How to be a tourist in Venice
January 31, 2019
by Milo Villamayor
During my leisure trip to Italy last May 2018, and my first time ever travelling to Europe, I really didn’t know what to do and where to go. The first city in my itinerary was Venice, and it’s so easy to get lost among the hustle and bustle of tourists coming from different parts of the world. Luckily, I have a few friends who are not strangers of this place, and they gave me a few tips on how to get around. Here, I’ll share with you guys these tips as a guide on how you can enjoy being a tourist in Venice.
Geography and Climate
Venice is a pretty unique tourist destination in the sense that it is surrounded as well as traversed by bodies of water. However, it’s not an island but rather a city built on top of wooden piles. In general, the water level rises slowly through time because of global warming, but there also certain times in the year where the water level is significantly high which floods the majority of streets. This phenomenon is called acqua alta and usually occurs from October to January.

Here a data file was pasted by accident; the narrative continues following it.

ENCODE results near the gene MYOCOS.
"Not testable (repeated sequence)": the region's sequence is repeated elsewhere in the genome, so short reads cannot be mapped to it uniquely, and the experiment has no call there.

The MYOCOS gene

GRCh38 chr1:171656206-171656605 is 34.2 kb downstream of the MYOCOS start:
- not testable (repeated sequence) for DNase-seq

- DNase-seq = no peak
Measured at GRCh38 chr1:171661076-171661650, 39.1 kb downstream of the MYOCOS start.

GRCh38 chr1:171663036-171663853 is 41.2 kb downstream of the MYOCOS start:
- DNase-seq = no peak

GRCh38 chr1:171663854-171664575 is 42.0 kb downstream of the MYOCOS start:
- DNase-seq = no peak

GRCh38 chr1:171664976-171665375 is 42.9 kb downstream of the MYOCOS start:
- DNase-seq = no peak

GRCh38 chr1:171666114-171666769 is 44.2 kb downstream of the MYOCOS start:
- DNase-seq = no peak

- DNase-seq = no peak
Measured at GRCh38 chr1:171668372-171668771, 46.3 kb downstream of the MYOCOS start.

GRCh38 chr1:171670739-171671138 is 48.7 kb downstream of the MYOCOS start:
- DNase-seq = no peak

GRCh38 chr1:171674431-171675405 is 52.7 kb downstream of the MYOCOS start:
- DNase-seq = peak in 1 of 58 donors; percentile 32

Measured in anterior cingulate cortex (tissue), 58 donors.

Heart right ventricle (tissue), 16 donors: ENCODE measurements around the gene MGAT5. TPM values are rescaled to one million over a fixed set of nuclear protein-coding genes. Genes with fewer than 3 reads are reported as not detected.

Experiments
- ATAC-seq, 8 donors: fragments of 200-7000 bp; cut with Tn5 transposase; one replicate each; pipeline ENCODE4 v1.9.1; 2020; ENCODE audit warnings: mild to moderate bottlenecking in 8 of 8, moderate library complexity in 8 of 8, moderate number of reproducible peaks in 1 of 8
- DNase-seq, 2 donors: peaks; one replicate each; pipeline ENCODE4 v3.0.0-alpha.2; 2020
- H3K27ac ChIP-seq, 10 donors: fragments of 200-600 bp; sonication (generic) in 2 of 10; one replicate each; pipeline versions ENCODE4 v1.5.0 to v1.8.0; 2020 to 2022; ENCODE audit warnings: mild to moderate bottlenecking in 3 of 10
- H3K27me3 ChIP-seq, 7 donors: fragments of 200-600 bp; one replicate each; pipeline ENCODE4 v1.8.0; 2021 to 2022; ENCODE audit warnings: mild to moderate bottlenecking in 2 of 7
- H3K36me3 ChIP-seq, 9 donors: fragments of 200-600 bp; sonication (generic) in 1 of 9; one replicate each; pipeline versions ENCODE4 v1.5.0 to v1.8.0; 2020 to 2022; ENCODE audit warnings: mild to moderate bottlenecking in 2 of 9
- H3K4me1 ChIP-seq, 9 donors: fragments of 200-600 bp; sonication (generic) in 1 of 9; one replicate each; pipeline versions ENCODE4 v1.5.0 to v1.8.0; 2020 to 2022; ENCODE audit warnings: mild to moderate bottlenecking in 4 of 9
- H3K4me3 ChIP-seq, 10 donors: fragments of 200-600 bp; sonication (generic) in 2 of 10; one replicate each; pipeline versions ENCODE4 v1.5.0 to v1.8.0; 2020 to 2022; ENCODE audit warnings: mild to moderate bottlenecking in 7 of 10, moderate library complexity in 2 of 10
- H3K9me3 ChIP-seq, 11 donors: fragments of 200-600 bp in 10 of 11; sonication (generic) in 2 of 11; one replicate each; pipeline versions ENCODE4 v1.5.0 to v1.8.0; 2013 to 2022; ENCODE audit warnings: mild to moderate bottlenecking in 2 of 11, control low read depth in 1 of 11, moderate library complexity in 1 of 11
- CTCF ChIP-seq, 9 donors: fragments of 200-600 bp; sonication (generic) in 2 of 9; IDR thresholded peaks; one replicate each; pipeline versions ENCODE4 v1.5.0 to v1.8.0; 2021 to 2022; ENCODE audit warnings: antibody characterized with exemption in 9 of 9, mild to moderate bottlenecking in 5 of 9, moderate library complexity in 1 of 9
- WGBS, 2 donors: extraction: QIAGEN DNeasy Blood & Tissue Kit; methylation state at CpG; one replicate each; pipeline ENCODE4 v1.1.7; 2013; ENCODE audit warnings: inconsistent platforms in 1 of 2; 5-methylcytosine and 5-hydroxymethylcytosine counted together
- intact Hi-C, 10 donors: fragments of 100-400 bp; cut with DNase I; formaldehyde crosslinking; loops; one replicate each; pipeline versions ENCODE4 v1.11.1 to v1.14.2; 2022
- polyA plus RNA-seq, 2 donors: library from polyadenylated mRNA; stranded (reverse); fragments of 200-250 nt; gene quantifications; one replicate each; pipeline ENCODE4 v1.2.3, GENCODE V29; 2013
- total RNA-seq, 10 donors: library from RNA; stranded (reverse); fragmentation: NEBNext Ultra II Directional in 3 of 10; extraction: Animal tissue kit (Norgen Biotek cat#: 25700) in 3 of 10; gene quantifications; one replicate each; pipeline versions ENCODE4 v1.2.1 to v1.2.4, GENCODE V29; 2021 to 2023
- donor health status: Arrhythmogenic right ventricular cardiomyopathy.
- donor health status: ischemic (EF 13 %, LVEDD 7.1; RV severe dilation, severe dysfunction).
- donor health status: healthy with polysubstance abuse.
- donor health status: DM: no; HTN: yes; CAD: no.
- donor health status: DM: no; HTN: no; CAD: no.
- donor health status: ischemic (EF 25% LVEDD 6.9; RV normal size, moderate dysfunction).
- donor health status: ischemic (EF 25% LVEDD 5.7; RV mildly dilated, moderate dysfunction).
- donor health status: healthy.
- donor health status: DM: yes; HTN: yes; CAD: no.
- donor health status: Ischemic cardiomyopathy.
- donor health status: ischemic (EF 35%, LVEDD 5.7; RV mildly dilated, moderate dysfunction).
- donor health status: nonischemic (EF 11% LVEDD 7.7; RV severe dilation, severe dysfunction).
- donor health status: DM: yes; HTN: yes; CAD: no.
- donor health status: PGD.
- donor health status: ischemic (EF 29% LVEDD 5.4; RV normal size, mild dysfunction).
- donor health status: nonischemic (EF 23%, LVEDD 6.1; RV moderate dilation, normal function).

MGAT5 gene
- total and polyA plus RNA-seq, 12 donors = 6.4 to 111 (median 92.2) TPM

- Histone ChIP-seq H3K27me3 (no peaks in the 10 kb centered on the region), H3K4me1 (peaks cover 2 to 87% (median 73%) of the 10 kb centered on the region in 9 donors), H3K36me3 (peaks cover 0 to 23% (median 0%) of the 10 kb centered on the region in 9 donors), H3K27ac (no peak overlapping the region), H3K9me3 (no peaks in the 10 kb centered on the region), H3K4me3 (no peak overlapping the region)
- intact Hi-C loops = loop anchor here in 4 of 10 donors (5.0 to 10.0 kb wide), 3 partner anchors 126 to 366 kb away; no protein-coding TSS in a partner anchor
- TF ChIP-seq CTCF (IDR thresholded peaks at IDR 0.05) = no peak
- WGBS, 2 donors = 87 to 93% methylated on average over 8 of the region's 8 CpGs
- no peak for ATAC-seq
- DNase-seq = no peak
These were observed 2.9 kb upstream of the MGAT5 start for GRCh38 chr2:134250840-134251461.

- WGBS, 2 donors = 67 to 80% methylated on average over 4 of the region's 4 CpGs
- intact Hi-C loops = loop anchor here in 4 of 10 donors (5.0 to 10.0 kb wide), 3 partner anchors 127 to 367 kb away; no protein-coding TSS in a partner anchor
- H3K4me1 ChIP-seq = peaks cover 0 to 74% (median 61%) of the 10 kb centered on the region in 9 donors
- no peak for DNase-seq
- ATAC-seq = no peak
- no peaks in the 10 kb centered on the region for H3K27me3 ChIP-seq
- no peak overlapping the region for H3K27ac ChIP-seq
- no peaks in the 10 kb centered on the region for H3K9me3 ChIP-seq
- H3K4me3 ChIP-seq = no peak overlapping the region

Getting to the City Center
From the Venice Marco Polo Airport in Tessera, you can ride a bus to Venice, or if you’re coming from other parts of Italy, you can take the regional train and alight at Stazione di Venezia Santa Lucia.
Modes of Transportation
Without looking at the signs, a simple rule of thumb to know if you’re already in Venice is when you see the Grand Canal. Once the bus from the airport drops you here or stepping outside the train station, you have the following options at your disposal:
Venice is highly walkable, as all land vehicles are not allowed in the city, not even cycling. Nevertheless, I think that it’s the best way to travel through Venice so you can fully experience the rush of people walking around to get to their destination. It might be hard if you’re still carrying around your heavy baggage, however, because the smaller canals intersect the streets a lot of times so there are a lot of bridges with stairs. The streets are also paved with different sizes of stone which will make for a bumpy ride when walking with your stroller bags. While walking around, you can see up close the different kinds of shops that are lined along the intersecting streets, all trying to get your attention. And every time you walk across a pub or restaurant, you’ll definitely want to slow down to smell what’s on the menu.